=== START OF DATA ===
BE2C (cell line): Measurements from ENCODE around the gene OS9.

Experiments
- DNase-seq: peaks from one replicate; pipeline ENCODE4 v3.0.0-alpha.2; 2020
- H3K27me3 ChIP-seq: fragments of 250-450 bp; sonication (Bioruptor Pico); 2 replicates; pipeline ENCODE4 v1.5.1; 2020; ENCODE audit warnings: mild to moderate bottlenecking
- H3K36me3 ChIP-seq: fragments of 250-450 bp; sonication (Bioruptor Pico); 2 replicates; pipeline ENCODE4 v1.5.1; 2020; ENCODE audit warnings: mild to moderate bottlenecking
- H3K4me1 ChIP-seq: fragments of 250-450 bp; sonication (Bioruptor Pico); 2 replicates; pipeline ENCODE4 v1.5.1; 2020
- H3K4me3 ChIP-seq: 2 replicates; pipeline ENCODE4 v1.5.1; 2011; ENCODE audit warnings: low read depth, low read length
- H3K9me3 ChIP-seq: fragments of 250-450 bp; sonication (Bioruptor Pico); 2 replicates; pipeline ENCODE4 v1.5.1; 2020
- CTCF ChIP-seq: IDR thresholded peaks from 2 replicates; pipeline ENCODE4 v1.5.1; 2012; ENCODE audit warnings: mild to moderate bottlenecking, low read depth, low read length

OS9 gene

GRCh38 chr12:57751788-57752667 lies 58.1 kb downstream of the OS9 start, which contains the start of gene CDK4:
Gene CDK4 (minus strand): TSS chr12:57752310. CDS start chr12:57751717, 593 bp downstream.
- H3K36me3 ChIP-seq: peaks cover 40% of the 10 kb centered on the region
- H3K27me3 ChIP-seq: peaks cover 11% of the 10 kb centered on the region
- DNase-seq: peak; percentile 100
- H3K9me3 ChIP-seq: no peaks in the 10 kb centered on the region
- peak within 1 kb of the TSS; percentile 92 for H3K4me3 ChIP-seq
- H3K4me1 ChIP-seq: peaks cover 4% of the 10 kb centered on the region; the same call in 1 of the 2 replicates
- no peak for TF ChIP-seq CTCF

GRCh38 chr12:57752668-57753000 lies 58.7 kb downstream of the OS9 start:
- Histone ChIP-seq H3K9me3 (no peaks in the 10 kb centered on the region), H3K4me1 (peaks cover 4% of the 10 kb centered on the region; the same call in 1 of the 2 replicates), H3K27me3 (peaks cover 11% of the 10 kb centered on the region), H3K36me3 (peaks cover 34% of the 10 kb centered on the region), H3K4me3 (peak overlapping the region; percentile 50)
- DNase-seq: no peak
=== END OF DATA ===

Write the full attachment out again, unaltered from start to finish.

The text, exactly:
BE2C (cell line): Measurements from ENCODE around the gene OS9.

Experiments
- DNase-seq: peaks from one replicate; pipeline ENCODE4 v3.0.0-alpha.2; 2020
- H3K27me3 ChIP-seq: fragments of 250-450 bp; sonication (Bioruptor Pico); 2 replicates; pipeline ENCODE4 v1.5.1; 2020; ENCODE audit warnings: mild to moderate bottlenecking
- H3K36me3 ChIP-seq: fragments of 250-450 bp; sonication (Bioruptor Pico); 2 replicates; pipeline ENCODE4 v1.5.1; 2020; ENCODE audit warnings: mild to moderate bottlenecking
- H3K4me1 ChIP-seq: fragments of 250-450 bp; sonication (Bioruptor Pico); 2 replicates; pipeline ENCODE4 v1.5.1; 2020
- H3K4me3 ChIP-seq: 2 replicates; pipeline ENCODE4 v1.5.1; 2011; ENCODE audit warnings: low read depth, low read length
- H3K9me3 ChIP-seq: fragments of 250-450 bp; sonication (Bioruptor Pico); 2 replicates; pipeline ENCODE4 v1.5.1; 2020
- CTCF ChIP-seq: IDR thresholded peaks from 2 replicates; pipeline ENCODE4 v1.5.1; 2012; ENCODE audit warnings: mild to moderate bottlenecking, low read depth, low read length

OS9 gene

GRCh38 chr12:57751788-57752667 lies 58.1 kb downstream of the OS9 start, which contains the start of gene CDK4:
Gene CDK4 (minus strand): TSS chr12:57752310. CDS start chr12:57751717, 593 bp downstream.
- H3K36me3 ChIP-seq: peaks cover 40% of the 10 kb centered on the region
- H3K27me3 ChIP-seq: peaks cover 11% of the 10 kb centered on the region
- DNase-seq: peak; percentile 100
- H3K9me3 ChIP-seq: no peaks in the 10 kb centered on the region
- peak within 1 kb of the TSS; percentile 92 for H3K4me3 ChIP-seq
- H3K4me1 ChIP-seq: peaks cover 4% of the 10 kb centered on the region; the same call in 1 of the 2 replicates
- no peak for TF ChIP-seq CTCF

GRCh38 chr12:57752668-57753000 lies 58.7 kb downstream of the OS9 start:
- Histone ChIP-seq H3K9me3 (no peaks in the 10 kb centered on the region), H3K4me1 (peaks cover 4% of the 10 kb centered on the region; the same call in 1 of the 2 replicates), H3K27me3 (peaks cover 11% of the 10 kb centered on the region), H3K36me3 (peaks cover 34% of the 10 kb centered on the region), H3K4me3 (peak overlapping the region; percentile 50)
- DNase-seq: no peak